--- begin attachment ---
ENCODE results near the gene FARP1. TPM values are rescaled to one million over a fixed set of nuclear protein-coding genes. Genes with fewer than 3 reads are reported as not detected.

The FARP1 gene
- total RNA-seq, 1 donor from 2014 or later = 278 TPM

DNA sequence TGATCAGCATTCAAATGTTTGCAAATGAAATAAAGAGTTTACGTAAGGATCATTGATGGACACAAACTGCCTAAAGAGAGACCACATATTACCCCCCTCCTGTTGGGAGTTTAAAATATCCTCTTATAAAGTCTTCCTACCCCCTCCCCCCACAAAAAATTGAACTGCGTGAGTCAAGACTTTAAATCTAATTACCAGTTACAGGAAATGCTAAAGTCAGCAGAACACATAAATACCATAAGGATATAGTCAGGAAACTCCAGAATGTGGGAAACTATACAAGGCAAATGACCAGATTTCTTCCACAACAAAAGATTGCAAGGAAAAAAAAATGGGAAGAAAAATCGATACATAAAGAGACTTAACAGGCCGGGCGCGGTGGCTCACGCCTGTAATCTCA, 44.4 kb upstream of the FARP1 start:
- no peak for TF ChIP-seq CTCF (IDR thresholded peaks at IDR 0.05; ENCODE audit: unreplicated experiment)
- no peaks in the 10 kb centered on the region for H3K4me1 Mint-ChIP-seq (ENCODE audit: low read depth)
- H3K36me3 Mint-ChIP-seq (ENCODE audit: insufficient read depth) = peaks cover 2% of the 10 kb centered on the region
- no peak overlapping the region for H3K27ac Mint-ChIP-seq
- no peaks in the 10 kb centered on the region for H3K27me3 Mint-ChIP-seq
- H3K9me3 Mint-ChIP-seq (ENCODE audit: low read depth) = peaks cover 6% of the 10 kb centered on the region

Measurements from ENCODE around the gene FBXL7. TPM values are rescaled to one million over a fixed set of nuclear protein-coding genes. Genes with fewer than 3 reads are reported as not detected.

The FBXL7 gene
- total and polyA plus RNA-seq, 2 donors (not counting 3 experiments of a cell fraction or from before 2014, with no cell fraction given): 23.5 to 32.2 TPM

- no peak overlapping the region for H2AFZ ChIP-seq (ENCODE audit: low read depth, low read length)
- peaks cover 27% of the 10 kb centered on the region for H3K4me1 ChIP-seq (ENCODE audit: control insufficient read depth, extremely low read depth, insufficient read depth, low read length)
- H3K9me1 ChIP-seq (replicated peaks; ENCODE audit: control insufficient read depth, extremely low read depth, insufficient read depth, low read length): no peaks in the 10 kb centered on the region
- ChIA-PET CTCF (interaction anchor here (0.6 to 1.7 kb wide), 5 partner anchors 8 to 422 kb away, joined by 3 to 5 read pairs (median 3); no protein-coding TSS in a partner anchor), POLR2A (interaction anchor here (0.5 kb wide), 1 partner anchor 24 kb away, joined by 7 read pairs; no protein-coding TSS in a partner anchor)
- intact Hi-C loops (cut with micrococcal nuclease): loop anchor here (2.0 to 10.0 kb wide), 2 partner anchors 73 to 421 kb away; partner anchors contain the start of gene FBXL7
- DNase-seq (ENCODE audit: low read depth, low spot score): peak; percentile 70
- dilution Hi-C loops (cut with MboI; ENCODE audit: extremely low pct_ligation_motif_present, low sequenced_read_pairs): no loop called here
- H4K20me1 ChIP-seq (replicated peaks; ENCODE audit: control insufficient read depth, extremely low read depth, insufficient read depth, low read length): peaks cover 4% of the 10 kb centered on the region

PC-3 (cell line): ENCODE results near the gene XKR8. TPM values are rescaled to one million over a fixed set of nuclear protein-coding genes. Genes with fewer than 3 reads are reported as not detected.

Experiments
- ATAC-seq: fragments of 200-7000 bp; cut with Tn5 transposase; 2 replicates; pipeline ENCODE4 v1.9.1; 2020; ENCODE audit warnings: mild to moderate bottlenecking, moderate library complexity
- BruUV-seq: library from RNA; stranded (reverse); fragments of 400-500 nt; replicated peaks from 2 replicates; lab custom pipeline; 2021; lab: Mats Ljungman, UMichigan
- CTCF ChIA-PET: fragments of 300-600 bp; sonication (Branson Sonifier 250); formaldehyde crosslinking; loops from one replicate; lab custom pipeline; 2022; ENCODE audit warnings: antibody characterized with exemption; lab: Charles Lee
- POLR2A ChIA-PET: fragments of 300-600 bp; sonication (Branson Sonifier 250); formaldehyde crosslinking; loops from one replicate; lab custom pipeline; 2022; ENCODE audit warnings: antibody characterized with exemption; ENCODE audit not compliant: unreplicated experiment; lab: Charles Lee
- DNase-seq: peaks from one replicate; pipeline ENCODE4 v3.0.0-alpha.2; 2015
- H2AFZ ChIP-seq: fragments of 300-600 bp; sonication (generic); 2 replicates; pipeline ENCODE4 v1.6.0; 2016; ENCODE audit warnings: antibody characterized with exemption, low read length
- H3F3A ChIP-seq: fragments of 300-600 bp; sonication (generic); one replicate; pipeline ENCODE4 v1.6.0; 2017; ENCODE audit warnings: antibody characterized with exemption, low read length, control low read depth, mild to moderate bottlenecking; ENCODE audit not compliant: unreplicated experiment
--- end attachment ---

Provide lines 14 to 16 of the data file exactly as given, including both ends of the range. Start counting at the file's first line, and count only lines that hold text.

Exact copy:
- no peak overlapping the region for H2AFZ ChIP-seq (ENCODE audit: low read depth, low read length)
- peaks cover 27% of the 10 kb centered on the region for H3K4me1 ChIP-seq (ENCODE audit: control insufficient read depth, extremely low read depth, insufficient read depth, low read length)
- H3K9me1 ChIP-seq (replicated peaks; ENCODE audit: control insufficient read depth, extremely low read depth, insufficient read depth, low read length): no peaks in the 10 kb centered on the region